El Tajin to la Costa Esmeralda

    The morning dawned pale and humid in the wide, grassy field outside of el Tajin.  I felt sticky and lethargic, and as I knew that the ruins would not be open to visitors until nine in the morning, I felt no particular rush to sit upright and begin packing my equipment.  However, only a few minutes after I had awoken and lay there in my half daze, staring up at the misty sky, the sound of a loud motor began to grow nearer to my site.  As I leaned towards one of the clear screen windows of the tent, I saw that a huge tour bus was pulling up and reversing to park only several hundred feet from my tent.  Oh great, this was just what I needed, like having an audience to watch me as I drag myself out of my tent in my not so glamorous morning state.  Well, at least I had shaved my head before I left the US.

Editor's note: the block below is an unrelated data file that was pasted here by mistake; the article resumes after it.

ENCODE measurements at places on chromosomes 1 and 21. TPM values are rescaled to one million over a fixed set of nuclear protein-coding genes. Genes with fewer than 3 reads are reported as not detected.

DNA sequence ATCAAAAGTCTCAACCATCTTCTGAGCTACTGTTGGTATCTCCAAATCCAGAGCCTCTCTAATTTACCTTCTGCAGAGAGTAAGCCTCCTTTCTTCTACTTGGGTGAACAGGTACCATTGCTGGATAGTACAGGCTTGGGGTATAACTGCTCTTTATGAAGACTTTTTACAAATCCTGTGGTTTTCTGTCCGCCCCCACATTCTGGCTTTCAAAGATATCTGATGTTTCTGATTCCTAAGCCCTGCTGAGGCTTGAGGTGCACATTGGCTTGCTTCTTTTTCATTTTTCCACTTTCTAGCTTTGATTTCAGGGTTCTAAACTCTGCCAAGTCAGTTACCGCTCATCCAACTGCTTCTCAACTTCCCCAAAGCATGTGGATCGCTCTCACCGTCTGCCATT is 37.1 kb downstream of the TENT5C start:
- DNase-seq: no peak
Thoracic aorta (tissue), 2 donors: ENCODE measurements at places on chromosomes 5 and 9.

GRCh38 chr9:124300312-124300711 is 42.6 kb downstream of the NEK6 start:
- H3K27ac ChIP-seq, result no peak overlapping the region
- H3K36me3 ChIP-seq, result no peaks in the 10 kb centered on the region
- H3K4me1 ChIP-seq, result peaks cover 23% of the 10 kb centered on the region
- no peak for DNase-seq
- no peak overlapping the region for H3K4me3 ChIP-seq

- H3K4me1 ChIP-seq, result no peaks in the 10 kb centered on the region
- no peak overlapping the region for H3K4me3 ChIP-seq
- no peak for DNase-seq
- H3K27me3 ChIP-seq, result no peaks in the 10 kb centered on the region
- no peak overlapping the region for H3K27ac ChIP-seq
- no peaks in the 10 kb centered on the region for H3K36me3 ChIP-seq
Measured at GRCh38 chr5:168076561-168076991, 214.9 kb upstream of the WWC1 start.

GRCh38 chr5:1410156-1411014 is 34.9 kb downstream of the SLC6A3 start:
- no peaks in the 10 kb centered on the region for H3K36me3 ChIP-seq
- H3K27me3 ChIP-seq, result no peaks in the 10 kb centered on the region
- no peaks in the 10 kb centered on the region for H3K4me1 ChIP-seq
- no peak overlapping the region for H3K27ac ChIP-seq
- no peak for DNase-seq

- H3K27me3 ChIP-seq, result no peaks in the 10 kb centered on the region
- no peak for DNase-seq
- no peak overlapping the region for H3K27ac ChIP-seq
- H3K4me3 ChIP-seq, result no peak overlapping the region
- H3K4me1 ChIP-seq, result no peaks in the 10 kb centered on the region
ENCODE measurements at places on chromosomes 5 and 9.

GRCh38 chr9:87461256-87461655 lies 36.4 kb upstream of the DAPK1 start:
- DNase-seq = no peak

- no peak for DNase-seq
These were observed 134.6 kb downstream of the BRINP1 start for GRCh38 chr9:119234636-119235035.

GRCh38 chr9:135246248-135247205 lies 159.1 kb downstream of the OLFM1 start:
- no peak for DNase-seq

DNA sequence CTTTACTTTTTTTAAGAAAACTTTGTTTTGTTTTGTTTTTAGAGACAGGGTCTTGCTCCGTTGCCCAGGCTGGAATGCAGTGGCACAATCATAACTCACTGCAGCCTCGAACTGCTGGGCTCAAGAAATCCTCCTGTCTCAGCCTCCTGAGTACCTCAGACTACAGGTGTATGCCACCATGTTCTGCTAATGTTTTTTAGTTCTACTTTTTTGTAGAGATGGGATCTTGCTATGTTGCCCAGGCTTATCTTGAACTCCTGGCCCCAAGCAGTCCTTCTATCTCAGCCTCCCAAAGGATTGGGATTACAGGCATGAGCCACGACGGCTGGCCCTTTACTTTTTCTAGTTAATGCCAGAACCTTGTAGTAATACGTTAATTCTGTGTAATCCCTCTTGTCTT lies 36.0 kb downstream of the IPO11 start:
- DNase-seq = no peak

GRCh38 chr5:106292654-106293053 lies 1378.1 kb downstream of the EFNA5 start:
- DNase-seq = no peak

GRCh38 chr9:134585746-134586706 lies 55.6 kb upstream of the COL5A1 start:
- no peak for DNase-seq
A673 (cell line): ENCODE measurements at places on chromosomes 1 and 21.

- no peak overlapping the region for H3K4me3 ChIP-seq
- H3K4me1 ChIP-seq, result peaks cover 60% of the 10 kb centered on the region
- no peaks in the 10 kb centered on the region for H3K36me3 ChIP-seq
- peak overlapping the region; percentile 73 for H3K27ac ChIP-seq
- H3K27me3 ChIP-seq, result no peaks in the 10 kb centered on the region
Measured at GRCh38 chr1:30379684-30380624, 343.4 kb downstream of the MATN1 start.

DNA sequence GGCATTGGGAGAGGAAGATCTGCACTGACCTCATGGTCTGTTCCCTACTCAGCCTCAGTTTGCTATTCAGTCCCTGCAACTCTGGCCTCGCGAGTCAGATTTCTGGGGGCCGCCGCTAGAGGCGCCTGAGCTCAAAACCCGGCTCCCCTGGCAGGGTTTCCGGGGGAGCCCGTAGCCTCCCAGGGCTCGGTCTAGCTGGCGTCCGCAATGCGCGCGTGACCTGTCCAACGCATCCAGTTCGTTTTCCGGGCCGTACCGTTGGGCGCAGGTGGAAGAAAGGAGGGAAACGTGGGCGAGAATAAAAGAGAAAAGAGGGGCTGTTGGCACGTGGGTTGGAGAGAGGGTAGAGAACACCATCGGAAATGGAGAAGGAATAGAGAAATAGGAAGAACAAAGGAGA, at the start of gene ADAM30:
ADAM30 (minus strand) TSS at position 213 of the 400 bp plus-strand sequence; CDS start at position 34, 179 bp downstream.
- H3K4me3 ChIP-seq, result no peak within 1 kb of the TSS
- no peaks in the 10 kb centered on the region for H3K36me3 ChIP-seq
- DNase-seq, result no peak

As several more tour busses began to pull up and park parallel to the first, nearer and nearer to my tent, it became somewhat less enjoyable to continue lying in my tent as the hundreds of tourists pouring out of the busses loitered around staring at my odd little casita.  So it was up and at em, and shortly I had dressed and packed my things.  Since I would be exploring the ruins, I opted to wear cotton clothing rather than my “sporty” synthetic cycling outfit, so as to not look too out of place.  I rolled my bike towards the front gates shortly before nine and found a security guard to ask where I could safely leave my bike.  He pointed to a spot nearby and told me that he would keep his eye on it, and as he brandished his ominous rifle, I felt that the bike would probably be safe here.  I squeezed through massive groups of school children and waited patiently in line for the ticket booth.  Once I had my little ticket stub, I headed over to the gates just as they were allowing visitors and passed through.  At first, I waded amongst the hundreds of children as a tour guide barely in earshot rambled on about something or other about the park, but then I decided that rather than stand here and desperately attempt to understand what he was saying, I would go off on my own.